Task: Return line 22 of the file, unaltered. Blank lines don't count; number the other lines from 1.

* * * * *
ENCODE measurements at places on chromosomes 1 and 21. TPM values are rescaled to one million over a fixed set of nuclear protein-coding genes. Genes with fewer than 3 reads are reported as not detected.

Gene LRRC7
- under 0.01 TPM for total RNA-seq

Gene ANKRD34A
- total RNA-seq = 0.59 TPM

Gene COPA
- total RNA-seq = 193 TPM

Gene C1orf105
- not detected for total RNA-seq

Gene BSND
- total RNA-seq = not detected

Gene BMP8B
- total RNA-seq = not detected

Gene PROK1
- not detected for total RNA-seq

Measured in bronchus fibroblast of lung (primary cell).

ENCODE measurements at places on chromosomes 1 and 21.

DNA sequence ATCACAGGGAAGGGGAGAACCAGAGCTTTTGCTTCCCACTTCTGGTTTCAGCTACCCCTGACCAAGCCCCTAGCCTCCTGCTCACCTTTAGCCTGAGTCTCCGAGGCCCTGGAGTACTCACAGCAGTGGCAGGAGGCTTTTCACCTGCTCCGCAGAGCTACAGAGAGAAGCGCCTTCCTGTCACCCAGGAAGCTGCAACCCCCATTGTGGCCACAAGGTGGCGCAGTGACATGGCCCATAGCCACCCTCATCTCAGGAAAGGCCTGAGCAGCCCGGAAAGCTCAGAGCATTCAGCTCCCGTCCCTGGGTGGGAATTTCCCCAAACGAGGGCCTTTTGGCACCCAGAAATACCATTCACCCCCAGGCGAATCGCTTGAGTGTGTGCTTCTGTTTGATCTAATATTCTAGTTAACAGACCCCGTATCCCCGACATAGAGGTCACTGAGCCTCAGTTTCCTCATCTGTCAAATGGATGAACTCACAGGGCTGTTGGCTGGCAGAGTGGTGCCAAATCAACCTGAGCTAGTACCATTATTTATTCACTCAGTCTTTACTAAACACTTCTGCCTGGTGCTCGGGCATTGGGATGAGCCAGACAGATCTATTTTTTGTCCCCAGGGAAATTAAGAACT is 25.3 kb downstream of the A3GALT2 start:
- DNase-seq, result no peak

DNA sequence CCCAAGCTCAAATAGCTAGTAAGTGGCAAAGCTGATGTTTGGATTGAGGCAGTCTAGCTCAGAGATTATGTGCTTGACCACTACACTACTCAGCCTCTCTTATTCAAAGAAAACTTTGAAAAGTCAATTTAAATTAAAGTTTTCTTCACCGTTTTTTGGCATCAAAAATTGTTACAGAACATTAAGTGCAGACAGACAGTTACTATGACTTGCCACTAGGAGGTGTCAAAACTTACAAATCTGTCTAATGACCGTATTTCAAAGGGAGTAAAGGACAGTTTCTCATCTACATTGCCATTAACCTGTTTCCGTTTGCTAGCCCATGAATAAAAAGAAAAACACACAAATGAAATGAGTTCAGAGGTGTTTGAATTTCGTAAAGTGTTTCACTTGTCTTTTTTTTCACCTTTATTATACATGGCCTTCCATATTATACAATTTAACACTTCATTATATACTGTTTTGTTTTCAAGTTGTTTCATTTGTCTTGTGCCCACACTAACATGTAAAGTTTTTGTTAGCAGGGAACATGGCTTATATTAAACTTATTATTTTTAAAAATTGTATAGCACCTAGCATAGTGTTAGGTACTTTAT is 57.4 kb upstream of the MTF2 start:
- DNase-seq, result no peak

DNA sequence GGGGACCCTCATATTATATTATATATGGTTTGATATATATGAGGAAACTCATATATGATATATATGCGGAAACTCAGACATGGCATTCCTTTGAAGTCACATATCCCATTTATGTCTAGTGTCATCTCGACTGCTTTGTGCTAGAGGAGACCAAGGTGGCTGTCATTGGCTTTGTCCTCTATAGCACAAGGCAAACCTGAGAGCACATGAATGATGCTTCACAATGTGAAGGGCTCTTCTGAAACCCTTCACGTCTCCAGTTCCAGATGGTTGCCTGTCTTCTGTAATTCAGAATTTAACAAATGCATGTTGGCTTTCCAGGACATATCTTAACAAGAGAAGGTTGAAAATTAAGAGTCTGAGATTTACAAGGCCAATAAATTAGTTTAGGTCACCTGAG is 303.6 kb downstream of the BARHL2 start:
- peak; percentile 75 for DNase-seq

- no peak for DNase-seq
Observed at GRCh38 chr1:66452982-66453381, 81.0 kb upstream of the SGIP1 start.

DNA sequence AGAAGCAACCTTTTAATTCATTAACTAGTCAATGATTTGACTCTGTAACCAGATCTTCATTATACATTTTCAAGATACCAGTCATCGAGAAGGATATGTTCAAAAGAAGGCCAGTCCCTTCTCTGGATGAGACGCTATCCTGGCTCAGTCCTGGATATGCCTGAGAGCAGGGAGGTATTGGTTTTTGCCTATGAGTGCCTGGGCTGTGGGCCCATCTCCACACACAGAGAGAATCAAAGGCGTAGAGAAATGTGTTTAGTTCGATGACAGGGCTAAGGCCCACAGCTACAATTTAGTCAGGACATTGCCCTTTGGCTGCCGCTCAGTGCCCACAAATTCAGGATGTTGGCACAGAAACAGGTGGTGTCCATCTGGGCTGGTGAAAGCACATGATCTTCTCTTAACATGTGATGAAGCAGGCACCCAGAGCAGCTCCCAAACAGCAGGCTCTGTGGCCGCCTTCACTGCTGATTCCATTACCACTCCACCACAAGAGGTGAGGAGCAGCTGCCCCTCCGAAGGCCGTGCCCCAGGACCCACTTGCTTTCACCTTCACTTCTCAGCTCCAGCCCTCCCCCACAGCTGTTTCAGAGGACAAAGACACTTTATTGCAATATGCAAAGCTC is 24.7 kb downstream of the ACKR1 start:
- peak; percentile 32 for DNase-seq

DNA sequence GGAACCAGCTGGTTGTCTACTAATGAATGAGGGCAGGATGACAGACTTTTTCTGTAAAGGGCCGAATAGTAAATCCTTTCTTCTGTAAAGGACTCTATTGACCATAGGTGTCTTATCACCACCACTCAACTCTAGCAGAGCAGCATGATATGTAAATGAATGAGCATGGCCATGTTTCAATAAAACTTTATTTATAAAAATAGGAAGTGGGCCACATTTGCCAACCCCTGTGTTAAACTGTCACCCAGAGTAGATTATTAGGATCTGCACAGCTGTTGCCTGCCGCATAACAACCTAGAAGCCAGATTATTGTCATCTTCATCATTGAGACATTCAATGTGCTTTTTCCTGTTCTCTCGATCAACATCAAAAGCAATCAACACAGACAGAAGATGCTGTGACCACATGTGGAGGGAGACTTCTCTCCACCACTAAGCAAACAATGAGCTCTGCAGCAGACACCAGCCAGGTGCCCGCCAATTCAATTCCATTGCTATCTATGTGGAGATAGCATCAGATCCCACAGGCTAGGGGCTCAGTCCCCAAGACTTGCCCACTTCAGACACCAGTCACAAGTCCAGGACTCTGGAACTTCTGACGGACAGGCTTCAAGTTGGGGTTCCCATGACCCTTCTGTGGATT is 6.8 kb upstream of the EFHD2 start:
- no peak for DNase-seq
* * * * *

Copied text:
DNA sequence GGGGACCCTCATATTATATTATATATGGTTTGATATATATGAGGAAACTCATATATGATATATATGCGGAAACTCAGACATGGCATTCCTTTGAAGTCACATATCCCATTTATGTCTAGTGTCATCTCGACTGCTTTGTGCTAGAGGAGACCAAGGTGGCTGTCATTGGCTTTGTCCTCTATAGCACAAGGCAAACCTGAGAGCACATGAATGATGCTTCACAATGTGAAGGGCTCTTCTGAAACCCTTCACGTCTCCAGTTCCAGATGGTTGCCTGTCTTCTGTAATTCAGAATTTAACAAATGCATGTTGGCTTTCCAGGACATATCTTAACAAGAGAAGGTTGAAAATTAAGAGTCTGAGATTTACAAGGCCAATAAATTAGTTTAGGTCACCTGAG is 303.6 kb downstream of the BARHL2 start: